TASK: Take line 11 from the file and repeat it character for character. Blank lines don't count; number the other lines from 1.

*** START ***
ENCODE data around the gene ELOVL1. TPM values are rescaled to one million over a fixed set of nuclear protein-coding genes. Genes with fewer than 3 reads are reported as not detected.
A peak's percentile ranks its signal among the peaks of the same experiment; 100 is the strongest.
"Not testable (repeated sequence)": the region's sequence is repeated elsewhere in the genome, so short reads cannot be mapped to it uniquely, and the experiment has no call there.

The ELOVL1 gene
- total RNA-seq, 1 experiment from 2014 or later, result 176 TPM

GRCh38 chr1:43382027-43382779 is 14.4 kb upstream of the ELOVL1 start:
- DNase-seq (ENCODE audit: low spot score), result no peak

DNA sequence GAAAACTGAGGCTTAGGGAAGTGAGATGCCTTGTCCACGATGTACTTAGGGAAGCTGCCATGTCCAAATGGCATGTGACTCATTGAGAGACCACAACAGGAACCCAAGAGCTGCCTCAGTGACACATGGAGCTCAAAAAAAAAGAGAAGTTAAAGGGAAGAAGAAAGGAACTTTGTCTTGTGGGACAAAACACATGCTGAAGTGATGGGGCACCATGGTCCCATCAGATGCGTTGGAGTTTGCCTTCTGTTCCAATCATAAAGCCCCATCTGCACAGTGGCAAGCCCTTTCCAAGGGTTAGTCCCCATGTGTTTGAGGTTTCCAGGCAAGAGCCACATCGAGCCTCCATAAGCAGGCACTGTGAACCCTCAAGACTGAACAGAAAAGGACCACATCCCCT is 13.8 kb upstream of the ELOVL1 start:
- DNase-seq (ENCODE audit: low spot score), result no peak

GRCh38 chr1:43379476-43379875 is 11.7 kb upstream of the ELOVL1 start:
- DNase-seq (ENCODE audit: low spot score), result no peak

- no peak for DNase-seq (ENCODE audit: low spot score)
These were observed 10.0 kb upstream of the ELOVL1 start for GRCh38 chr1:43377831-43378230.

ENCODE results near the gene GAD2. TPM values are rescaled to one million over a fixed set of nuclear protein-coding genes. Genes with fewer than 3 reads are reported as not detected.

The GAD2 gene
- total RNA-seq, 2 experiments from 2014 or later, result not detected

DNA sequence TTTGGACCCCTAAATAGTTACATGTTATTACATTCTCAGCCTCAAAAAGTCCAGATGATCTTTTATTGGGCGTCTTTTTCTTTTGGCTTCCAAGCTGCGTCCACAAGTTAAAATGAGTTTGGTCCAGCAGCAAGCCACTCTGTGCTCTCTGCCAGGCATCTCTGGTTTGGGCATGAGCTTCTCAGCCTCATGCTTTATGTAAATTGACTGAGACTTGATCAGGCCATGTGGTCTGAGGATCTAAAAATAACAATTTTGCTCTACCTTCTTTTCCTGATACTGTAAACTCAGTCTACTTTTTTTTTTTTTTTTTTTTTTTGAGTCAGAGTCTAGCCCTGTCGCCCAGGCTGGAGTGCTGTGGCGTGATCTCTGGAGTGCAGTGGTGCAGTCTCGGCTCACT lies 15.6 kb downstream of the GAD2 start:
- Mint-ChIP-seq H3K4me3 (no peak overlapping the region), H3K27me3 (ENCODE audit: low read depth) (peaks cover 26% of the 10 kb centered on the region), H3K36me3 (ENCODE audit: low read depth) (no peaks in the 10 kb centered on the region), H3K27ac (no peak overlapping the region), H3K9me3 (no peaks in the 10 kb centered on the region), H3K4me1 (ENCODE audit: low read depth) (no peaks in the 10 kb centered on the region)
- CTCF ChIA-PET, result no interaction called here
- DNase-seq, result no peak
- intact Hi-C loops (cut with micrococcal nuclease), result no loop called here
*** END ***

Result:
- DNase-seq (ENCODE audit: low spot score), result no peak